Leap Motion sold to UltraHaptics for a handful of peanuts

Jumping movementa company that for years promised to revolutionize the PC peripherals market was sold, at a fraction of its value, to B2B UltraHaptic. Leap Motion's journey was typical of a « start-up-that-didn't-make it, » but news of the merger is particularly disappointing because of the hype the company had generated around it in her 9 years to exist. But let's briefly see how we got here.

The merger of Leap Motion and UltraHaptics

Leap Motion began to gain attention in 2011when his name was still OcuSpecsucceed in collecting $1.3 million in financing. At the time, the company's goal was to create a device capable of detecting hand movements and gestures, and capable of completely replacing mouse and keyboard as input method. Obviously, the goal was also to make this device economic And simple to use, so as not to be limited to a simple niche of enthusiasts.

The first demonstrations and prototypes generated a lot of enthusiasm, not so much for the hardware, but for the software. Indeed, if the material used was “simple” infrared cameras, the program was able to model and understand hand movements, recognizing gestures with extreme precision. Investors were also convinced and the company was funded for 12.8 million In the 2012 and for 30 million In the 2013.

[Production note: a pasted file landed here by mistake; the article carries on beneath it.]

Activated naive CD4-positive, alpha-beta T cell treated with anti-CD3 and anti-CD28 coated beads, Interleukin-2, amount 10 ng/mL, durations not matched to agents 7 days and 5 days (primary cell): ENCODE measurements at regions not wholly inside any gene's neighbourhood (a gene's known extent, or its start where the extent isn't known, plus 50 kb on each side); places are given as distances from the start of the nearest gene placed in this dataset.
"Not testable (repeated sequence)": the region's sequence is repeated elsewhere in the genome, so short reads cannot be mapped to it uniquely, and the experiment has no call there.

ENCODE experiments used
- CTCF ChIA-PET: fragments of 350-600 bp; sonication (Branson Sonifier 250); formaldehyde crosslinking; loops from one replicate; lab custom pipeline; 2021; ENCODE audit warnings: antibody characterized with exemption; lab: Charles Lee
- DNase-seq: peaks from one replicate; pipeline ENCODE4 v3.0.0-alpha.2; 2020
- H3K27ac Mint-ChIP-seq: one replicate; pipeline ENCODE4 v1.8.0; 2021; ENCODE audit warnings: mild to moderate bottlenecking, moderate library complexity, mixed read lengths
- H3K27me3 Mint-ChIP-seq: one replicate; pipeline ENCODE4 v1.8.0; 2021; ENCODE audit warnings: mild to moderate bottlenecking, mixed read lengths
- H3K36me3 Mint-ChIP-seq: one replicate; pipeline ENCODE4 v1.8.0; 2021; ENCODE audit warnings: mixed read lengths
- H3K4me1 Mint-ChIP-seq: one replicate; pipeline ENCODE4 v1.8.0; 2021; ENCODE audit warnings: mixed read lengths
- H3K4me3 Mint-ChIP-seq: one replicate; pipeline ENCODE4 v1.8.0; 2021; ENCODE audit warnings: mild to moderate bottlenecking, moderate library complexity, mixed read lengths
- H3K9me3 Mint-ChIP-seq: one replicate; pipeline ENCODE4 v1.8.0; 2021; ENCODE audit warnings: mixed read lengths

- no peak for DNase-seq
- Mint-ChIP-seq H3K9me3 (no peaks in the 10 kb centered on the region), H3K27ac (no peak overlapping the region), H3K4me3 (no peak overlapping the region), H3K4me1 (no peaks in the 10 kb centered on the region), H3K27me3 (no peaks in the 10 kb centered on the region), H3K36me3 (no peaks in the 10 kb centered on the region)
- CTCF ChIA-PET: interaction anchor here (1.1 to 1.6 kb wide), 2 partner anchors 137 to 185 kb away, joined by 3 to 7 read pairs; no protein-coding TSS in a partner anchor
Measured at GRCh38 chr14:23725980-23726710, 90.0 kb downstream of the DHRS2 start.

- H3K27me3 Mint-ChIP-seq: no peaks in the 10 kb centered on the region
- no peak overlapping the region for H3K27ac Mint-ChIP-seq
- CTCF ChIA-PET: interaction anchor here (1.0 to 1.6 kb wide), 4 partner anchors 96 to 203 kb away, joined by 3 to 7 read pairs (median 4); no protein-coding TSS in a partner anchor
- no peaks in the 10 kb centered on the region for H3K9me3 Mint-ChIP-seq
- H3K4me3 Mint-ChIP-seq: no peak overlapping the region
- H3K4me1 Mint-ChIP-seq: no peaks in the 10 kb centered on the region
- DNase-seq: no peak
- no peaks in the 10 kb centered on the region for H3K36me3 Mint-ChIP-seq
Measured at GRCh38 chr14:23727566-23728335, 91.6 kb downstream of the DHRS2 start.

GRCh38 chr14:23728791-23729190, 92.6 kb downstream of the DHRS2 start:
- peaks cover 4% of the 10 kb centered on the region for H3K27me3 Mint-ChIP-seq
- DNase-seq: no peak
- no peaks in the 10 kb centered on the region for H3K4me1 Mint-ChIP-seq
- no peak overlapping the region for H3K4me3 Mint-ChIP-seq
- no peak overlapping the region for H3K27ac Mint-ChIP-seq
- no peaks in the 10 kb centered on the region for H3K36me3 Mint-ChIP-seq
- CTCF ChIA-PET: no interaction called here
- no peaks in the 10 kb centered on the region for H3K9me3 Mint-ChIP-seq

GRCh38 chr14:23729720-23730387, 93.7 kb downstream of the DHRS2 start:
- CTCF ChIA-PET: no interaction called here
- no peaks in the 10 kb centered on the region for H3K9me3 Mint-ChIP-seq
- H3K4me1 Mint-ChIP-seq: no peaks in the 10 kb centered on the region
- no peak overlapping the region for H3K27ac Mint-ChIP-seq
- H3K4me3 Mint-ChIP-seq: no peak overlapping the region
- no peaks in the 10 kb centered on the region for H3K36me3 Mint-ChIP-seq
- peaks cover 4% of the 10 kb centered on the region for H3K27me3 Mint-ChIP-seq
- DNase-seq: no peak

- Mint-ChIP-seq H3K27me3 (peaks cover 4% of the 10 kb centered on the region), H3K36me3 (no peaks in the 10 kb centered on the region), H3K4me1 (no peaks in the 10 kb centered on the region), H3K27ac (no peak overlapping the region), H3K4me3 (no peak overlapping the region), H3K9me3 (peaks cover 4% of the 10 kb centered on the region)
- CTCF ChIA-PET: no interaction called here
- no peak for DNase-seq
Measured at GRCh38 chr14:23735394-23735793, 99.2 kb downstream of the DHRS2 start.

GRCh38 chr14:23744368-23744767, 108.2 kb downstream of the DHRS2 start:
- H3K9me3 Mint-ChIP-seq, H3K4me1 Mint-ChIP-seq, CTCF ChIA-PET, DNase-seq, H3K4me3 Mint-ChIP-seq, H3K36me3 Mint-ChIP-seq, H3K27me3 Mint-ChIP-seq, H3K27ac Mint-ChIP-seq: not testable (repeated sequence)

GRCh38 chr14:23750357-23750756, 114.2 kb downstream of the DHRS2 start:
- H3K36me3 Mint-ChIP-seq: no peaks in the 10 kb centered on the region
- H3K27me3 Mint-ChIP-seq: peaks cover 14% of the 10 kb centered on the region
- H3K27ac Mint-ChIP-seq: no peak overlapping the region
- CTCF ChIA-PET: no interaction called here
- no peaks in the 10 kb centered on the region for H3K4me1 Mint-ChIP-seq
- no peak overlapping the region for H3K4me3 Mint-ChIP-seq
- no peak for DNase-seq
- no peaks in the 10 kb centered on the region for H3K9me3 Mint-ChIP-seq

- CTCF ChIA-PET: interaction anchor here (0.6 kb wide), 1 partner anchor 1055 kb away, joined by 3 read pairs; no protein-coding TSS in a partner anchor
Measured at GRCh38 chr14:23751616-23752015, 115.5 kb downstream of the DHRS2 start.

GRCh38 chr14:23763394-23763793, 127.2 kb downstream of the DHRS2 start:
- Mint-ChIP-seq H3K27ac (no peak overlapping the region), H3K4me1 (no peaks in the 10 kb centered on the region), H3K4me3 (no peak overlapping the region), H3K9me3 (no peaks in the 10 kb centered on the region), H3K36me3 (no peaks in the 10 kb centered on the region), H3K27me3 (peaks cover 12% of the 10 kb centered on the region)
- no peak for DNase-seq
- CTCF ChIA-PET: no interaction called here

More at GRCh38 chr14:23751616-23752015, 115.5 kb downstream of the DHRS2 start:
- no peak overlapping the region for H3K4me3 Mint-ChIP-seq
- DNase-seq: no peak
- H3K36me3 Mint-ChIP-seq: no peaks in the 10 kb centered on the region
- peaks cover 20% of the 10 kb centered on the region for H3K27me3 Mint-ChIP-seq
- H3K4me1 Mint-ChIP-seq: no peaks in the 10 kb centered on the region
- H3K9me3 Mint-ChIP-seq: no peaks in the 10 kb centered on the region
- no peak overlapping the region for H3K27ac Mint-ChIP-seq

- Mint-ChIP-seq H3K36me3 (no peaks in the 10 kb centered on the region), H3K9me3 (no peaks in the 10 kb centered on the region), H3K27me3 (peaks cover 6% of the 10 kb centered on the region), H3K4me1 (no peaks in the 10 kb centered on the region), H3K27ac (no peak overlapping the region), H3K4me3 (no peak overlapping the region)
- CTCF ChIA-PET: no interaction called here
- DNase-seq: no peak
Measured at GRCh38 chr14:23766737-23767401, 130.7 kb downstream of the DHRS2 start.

The problems started with the public launch in 2014. They sold out 500,000 devices, but lack of developer support and an unrefined control system led to a crisis in the company. Many employees were left at home, and Leap Motion attempted to reinvent itself by focusing on virtual reality and on the augmented reality.

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Thanks to this change in direction, the company was able to obtain other 50 millions In the 2017but despite attempts to build their own helmet ARthe losses proved too great to continue.

And this is how we come to the present day: after an unofficial attempt to Apple to buy Leap Motion technology, it was the young company that finally got its hands on it B2B UltraHaptic. The sale price ? Alone 30 million, or a tenth of the company's last valuation. Still within the framework of the sale, the CEO Michael Buckwald he will no longer hold this position after the transition.

It remains to be seen what the fate of this company will be, but the disappointment of those who had bet, even if only emotionally, on Leap Motion is real and justified. The company's website reassures its consumers that the merger with UltraHaptics won't change anything for current users, but it's unlikely we'll see new consumer devices in the future.